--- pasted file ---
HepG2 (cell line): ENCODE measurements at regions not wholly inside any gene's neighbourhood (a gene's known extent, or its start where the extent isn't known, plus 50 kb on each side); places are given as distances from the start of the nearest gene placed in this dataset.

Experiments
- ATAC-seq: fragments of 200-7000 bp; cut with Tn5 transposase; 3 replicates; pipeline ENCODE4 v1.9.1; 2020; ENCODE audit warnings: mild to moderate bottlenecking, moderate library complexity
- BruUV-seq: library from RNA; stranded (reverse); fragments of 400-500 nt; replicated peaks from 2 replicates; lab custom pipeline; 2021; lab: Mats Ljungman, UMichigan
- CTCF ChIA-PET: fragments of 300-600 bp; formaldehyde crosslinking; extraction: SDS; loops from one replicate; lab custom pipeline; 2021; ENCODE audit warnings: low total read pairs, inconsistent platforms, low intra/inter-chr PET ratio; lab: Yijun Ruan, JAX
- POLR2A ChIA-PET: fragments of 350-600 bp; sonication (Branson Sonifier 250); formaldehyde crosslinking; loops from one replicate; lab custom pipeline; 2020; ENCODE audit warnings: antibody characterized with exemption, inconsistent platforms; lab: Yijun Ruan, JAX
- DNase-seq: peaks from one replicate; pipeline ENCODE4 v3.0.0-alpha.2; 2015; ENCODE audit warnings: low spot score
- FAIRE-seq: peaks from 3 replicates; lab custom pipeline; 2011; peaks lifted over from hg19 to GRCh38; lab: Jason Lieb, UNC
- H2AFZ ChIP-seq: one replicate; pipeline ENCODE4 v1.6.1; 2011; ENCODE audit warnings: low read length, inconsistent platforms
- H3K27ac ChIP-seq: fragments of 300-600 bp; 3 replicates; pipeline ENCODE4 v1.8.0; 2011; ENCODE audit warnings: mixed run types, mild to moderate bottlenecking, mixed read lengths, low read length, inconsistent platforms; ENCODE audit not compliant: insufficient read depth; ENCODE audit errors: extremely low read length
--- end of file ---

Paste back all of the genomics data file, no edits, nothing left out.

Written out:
HepG2 (cell line): ENCODE measurements at regions not wholly inside any gene's neighbourhood (a gene's known extent, or its start where the extent isn't known, plus 50 kb on each side); places are given as distances from the start of the nearest gene placed in this dataset.

Experiments
- ATAC-seq: fragments of 200-7000 bp; cut with Tn5 transposase; 3 replicates; pipeline ENCODE4 v1.9.1; 2020; ENCODE audit warnings: mild to moderate bottlenecking, moderate library complexity
- BruUV-seq: library from RNA; stranded (reverse); fragments of 400-500 nt; replicated peaks from 2 replicates; lab custom pipeline; 2021; lab: Mats Ljungman, UMichigan
- CTCF ChIA-PET: fragments of 300-600 bp; formaldehyde crosslinking; extraction: SDS; loops from one replicate; lab custom pipeline; 2021; ENCODE audit warnings: low total read pairs, inconsistent platforms, low intra/inter-chr PET ratio; lab: Yijun Ruan, JAX
- POLR2A ChIA-PET: fragments of 350-600 bp; sonication (Branson Sonifier 250); formaldehyde crosslinking; loops from one replicate; lab custom pipeline; 2020; ENCODE audit warnings: antibody characterized with exemption, inconsistent platforms; lab: Yijun Ruan, JAX
- DNase-seq: peaks from one replicate; pipeline ENCODE4 v3.0.0-alpha.2; 2015; ENCODE audit warnings: low spot score
- FAIRE-seq: peaks from 3 replicates; lab custom pipeline; 2011; peaks lifted over from hg19 to GRCh38; lab: Jason Lieb, UNC
- H2AFZ ChIP-seq: one replicate; pipeline ENCODE4 v1.6.1; 2011; ENCODE audit warnings: low read length, inconsistent platforms
- H3K27ac ChIP-seq: fragments of 300-600 bp; 3 replicates; pipeline ENCODE4 v1.8.0; 2011; ENCODE audit warnings: mixed run types, mild to moderate bottlenecking, mixed read lengths, low read length, inconsistent platforms; ENCODE audit not compliant: insufficient read depth; ENCODE audit errors: extremely low read length